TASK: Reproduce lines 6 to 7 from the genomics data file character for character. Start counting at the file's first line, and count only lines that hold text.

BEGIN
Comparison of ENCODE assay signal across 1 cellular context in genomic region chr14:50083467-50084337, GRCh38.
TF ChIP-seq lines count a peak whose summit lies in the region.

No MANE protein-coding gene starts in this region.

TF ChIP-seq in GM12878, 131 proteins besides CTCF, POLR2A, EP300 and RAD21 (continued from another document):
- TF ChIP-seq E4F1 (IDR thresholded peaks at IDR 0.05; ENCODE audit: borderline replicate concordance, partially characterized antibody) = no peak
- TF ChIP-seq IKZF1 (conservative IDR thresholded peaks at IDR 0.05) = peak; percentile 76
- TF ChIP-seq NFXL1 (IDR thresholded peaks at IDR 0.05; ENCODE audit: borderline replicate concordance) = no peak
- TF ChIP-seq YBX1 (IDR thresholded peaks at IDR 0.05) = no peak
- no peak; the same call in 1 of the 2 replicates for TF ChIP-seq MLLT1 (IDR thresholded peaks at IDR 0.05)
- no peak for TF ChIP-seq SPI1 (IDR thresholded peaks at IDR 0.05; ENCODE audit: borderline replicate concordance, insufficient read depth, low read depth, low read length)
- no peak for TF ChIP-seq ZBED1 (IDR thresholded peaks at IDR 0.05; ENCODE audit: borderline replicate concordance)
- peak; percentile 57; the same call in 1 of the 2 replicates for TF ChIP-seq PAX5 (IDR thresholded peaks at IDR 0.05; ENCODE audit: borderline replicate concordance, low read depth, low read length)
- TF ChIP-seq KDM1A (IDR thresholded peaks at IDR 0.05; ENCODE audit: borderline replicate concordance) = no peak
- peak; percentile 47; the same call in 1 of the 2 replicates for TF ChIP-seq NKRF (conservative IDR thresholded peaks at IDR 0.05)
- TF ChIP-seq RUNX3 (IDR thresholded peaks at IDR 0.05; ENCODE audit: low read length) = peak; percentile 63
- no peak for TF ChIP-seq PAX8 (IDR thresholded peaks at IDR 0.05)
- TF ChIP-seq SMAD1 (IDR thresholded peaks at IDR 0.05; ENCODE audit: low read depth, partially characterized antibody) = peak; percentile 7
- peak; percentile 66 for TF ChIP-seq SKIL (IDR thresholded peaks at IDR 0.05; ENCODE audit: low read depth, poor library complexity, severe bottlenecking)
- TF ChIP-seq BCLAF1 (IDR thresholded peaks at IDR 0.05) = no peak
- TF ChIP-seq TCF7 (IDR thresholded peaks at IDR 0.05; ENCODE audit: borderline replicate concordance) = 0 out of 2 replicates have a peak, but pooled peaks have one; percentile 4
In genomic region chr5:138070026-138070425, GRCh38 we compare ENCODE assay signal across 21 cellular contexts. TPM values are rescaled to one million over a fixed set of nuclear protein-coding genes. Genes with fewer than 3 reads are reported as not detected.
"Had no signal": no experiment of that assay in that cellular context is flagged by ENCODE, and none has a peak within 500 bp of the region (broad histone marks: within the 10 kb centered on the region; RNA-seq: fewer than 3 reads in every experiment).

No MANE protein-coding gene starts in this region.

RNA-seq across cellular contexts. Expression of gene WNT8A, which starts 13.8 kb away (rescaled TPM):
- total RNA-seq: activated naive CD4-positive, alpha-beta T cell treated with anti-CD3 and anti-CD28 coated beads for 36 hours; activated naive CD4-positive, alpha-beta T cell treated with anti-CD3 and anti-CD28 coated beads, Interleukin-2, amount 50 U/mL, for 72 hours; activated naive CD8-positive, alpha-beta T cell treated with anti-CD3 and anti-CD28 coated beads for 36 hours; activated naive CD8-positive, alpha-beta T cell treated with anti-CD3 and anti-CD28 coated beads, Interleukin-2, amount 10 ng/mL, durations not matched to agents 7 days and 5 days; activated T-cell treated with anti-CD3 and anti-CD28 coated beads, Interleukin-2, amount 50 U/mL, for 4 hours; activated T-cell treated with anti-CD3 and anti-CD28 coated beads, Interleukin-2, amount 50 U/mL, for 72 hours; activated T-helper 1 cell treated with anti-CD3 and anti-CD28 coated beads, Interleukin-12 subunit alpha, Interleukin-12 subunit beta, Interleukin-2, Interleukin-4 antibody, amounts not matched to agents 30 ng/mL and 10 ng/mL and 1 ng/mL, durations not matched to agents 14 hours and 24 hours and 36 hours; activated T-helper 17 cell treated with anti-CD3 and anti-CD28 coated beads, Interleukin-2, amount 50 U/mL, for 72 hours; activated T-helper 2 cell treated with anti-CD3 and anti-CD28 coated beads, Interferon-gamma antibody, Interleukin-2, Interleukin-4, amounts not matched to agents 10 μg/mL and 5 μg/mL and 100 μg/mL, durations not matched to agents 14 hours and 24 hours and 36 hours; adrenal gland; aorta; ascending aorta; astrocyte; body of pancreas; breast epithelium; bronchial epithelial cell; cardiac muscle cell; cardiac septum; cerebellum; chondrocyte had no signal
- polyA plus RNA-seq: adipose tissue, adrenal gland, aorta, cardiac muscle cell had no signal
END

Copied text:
- TF ChIP-seq IKZF1 (conservative IDR thresholded peaks at IDR 0.05) = peak; percentile 76
- TF ChIP-seq NFXL1 (IDR thresholded peaks at IDR 0.05; ENCODE audit: borderline replicate concordance) = no peak